Colorado Republicans appeal to supreme court after Trump disqualified from state ballot

Former president and frontrunner for Republican 2024 presidential nomination also expected to file own appeal

The Colorado Republican Party has asked the US supreme court to intervene after Colorado’s top court disqualified former president Donald Trump from appearing on the state’s Republican primary ballot, an attorney for the Republican group said.

The appeal comes after the Colorado supreme court last week disqualified Trump because of his role in the 6 January 2021 attack on the US Capitol by his supporters. The court barred Trump under a US constitutional provision prohibiting anyone who “engaged in insurrection or rebellion” from holding public office.

The Colorado Republican Party is being represented by Jay Sekulow of the conservative litigation firm the American Center for Law & Justice.

Trump, the frontrunner for the Republican 2024 presidential nomination, is expected to file his own appeal. The state high court had put its decision on hold until 4 January, stating that Trump would remain on the ballot if he appealed.

The Colorado court’s ruling marked the first time in history that section 3 of the US constitution’s Fourteenth Amendment – the so-called disqualification clause – had been used to deem a presidential candidate ineligible for the White House.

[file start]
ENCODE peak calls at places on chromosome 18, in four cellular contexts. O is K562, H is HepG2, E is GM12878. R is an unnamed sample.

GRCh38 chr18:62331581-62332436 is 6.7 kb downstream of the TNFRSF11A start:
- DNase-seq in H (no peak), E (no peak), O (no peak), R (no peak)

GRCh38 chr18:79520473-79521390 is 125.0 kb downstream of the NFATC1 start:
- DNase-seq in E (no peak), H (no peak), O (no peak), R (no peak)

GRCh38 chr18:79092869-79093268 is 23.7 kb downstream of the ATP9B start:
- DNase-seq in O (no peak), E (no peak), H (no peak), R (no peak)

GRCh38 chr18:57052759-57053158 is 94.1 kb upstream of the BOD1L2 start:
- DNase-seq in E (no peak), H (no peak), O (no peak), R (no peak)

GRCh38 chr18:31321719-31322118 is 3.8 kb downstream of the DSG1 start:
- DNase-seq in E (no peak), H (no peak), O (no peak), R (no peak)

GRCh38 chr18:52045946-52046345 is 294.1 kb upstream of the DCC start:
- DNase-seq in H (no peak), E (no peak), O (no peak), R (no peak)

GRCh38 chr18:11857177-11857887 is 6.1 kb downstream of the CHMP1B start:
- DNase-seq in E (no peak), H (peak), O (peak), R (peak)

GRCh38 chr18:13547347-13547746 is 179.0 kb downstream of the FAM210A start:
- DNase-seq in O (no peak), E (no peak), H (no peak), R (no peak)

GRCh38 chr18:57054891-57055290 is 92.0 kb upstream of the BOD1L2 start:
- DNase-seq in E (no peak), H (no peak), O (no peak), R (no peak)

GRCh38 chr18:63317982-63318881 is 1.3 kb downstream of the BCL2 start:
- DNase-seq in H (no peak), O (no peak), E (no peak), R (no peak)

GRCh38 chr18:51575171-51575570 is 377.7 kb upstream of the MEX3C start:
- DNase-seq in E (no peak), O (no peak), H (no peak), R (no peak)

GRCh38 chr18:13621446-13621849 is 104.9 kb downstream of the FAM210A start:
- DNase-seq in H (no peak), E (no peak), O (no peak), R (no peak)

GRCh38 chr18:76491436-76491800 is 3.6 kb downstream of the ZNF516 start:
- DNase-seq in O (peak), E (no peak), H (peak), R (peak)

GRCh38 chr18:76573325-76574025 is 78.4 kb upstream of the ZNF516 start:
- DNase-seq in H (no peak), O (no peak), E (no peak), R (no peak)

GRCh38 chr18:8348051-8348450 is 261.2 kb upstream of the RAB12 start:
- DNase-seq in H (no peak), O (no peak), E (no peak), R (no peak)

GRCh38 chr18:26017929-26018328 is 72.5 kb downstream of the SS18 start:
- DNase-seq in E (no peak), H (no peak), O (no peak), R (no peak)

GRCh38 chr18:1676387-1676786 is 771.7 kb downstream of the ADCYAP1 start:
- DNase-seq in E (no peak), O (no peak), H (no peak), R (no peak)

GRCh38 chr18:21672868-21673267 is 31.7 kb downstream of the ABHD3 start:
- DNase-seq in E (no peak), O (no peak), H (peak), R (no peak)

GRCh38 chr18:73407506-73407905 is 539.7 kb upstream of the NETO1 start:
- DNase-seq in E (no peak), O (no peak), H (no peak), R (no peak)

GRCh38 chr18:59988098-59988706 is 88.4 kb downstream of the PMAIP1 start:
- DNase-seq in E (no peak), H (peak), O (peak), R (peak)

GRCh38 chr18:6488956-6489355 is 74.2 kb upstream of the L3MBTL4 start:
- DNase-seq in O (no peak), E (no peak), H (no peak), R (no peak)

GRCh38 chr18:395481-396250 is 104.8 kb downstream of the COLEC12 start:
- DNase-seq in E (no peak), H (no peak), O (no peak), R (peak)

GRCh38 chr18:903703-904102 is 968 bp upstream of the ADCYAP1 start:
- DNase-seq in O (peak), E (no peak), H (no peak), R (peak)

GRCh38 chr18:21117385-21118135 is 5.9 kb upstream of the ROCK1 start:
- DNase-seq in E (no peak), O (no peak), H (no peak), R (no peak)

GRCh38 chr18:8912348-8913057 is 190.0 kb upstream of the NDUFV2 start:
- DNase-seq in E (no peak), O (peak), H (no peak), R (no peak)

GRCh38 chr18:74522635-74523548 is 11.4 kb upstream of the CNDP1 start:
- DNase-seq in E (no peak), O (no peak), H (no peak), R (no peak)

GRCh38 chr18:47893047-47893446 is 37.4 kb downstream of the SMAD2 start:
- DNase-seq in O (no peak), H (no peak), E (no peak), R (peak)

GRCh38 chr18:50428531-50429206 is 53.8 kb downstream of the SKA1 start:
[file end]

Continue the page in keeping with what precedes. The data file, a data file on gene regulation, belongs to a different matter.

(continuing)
The 4-3 Colorado supreme court ruling reversed a lower court judge’s conclusion that Trump engaged in insurrection by inciting his supporters to violence, but as president, he was not an “officer of the United States” who could be disqualified under the Fourteenth Amendment.

The Colorado court concluded that Trump’s role instigating violence at the Capitol as lawmakers met to certify the results of the 2020 election constituted engaging in insurrection, and that the presidency is covered by the insurrection provision.

The attack was an attempt by Trump’s supporters to overturn his 2020 election loss to Democratic president Joe Biden, which Trump falsely claims was the result of fraud.

Courts have rejected several lawsuits seeking to keep Trump off the primary ballot in other states. Minnesota’s top court rebuffed an effort to disqualify Trump from the Republican primary in that state but did not rule on his overall eligibility to serve as president last month and on Wednesday Michigan’s supreme court upheld a lower court order allowing him to remain on the state ballot.